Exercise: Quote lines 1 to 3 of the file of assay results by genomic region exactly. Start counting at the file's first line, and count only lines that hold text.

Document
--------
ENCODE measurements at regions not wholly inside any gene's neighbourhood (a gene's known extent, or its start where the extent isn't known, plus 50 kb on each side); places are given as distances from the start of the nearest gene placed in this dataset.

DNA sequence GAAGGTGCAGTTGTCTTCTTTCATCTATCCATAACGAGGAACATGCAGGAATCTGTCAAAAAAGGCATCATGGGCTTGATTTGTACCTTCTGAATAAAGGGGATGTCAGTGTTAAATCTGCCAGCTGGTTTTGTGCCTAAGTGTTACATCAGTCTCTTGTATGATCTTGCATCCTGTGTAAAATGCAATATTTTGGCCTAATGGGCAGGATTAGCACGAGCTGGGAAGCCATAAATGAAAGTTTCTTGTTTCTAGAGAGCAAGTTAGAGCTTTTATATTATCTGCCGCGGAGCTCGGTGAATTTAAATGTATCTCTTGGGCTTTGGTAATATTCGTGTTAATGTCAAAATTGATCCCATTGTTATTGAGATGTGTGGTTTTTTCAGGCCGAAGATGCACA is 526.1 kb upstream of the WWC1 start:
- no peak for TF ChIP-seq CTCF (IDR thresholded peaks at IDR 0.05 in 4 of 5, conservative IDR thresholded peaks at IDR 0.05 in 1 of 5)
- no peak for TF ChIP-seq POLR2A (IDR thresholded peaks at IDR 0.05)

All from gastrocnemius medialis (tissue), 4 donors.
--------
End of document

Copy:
ENCODE measurements at regions not wholly inside any gene's neighbourhood (a gene's known extent, or its start where the extent isn't known, plus 50 kb on each side); places are given as distances from the start of the nearest gene placed in this dataset.

DNA sequence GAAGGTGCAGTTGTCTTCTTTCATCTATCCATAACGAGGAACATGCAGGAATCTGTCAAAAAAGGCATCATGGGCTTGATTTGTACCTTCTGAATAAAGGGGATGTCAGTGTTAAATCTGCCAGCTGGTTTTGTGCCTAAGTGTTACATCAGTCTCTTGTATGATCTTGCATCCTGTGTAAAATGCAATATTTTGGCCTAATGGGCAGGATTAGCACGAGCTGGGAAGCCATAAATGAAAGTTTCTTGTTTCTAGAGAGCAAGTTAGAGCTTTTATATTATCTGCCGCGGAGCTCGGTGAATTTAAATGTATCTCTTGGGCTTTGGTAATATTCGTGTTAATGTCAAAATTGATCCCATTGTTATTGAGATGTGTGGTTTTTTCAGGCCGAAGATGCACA is 526.1 kb upstream of the WWC1 start:
- no peak for TF ChIP-seq CTCF (IDR thresholded peaks at IDR 0.05 in 4 of 5, conservative IDR thresholded peaks at IDR 0.05 in 1 of 5)